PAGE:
The Global White Lion Protection Trust joined nearly 800 animal lovers who rallied in Trafalgar Square on Saturday March 15th on a worldwide day of protest against the “canned hunting” of Africa’s lions.
In more than 60 cities around the planet, thousands marched to demand a ban on the abuse of breeding captive animals to be shot in a confined area. They are often drugged and conditioned from an early age not to run away.
The Global March for Lions was organised by the Campaign Against Canned Hunting. In London, actor and star of ‘Ripper Street’ and ‘Game of Thrones’ Jerome Flynn, addressed the crowds as patron of the Global White Lion Protection Trust (WLT) which backed the event.
The WLT also secured powerful backing from Archbishop Desmond Tutu whose pre-recorded prayer of support for the lions was played at several events around the world before the marches set off.
He said: “We pray that we may know that we are all created by you for abundance of life, and that includes wildlife, and particularly at this time we consider the risk faced by wild White Lions.
“We thank you for those who made public this horrendous risk and pray that they will succeed in saving all of your wildlife, but especially in this instance White Lions.”
The biggest event was in Cape Town, but protestors also took to the streets in cities including Paris, London, New York, Dubai, Hong Kong, Washington, Jerusalem, Amsterdam and Sydney.
In the UK there were marches in London, Edinburgh, Birmingham, Sheffield and Liverpool with a combined attendance of 1300 people making their voices heard. That included singing a specially written song by award-winning performer and composer David Chabeaux which will be available to download at http://www.davidchabeaux.com/ with all proceeds going to the WLT.
Lifelong animal lover Jerome was 18 when he met his first lions in South Africa, and earlier this year he went back to the country to visit the WLT’s operation in the Timbavati region.
Jerome said: “To see hundreds of supporters in London join thousands taking part around the world was amazing. The crowds proved the strength of public opinion demanding policy-makers change the law in the UK and abroad to stop canned hunting.
“The White Lions are astonishing creatures; magical, regal and powerful. We have to continue the fight to save them from extinction so our children can see them living in the wild – not grotesquely killed with their heads mounted on selfish hunters’ walls.”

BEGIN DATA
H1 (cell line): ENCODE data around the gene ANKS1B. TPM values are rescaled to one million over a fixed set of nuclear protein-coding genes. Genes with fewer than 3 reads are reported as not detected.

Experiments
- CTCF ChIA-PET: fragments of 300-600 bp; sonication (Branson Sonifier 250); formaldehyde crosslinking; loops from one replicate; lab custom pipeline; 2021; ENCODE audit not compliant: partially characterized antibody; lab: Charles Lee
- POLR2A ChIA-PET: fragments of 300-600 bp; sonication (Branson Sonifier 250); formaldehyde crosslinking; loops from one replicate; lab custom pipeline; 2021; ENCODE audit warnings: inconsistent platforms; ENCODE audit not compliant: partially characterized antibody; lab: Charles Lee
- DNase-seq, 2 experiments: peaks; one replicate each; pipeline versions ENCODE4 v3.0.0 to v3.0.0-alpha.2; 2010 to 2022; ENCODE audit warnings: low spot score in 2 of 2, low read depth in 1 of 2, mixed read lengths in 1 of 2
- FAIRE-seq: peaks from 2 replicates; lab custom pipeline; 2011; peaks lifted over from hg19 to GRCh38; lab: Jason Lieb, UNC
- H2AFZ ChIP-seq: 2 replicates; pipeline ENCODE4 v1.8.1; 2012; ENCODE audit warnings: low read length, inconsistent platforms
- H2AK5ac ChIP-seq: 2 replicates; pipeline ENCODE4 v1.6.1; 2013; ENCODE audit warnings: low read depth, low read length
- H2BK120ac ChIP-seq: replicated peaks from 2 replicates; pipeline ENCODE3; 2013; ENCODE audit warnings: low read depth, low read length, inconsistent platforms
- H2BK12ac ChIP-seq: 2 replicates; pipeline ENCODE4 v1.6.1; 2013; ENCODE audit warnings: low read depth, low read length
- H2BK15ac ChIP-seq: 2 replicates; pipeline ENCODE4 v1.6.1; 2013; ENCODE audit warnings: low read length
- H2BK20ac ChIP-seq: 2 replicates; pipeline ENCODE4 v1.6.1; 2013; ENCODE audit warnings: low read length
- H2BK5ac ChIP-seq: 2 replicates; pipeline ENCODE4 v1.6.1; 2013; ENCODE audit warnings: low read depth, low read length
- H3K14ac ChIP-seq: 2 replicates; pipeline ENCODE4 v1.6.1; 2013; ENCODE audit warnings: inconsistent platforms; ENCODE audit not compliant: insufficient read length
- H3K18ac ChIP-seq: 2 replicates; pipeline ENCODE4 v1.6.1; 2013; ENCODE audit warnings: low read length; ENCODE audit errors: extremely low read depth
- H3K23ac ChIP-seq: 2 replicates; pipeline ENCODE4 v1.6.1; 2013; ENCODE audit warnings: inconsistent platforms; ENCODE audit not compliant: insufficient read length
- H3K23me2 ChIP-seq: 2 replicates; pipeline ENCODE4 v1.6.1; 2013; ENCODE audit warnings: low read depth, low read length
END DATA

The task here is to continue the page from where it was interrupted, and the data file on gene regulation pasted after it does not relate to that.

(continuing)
Marching in Cape Town was the founder of the WLT, former catwalk model Linda Tucker, who last year brought the issue to a gathering of political campaigners at the House of Commons.
Linda said: “Sadly, because of their unique beauty, White Lions are specifically targeted by the canned hunting industry. This threat is very real and the loss of these magical creatures would be a historic human tragedy.”
There are fewer than 4,000 lions left in the wild in South Africa, but more than 8,000 in captivity being bred for the bullet. Such farming is disastrous for the genetics of the species, and it also involves seizing wild lions to introduce fresh blood into both captive breeding and the sale of lion bones into Asia for traditional medicines.
It’s not just Asia, however. In the six years from 2007 to 2012, for example, lion trophy exports from South Africa to the EU numbered 1,206 – including 20 to the UK and 443 to Spain, the biggest of Europe’s importers.
Linda launched the WLT in 2002 after being rescued from a terrifying – yet inspirational – night-time close-encounter with a lion pride when her safari vehicle broke down and was surrounded by the animals.
White Lions have been artificially removed from the wild into these canned hunting operations, with only 500 left globally in captivity. But she has succeeded in securing 2,000 hectares of the lion’s homeland in the Timbavati region as a protected area; fenced, guarded and maintained by a security team.
To sign the online petition against canned hunting, visit: http://www.avaaz.org/en/stop_lion_slaughter_for_sex_aides_rb_en/?pv=88&rc=fb
For more information about the Global White Lion Protection Trust, visit http://whitelions.org/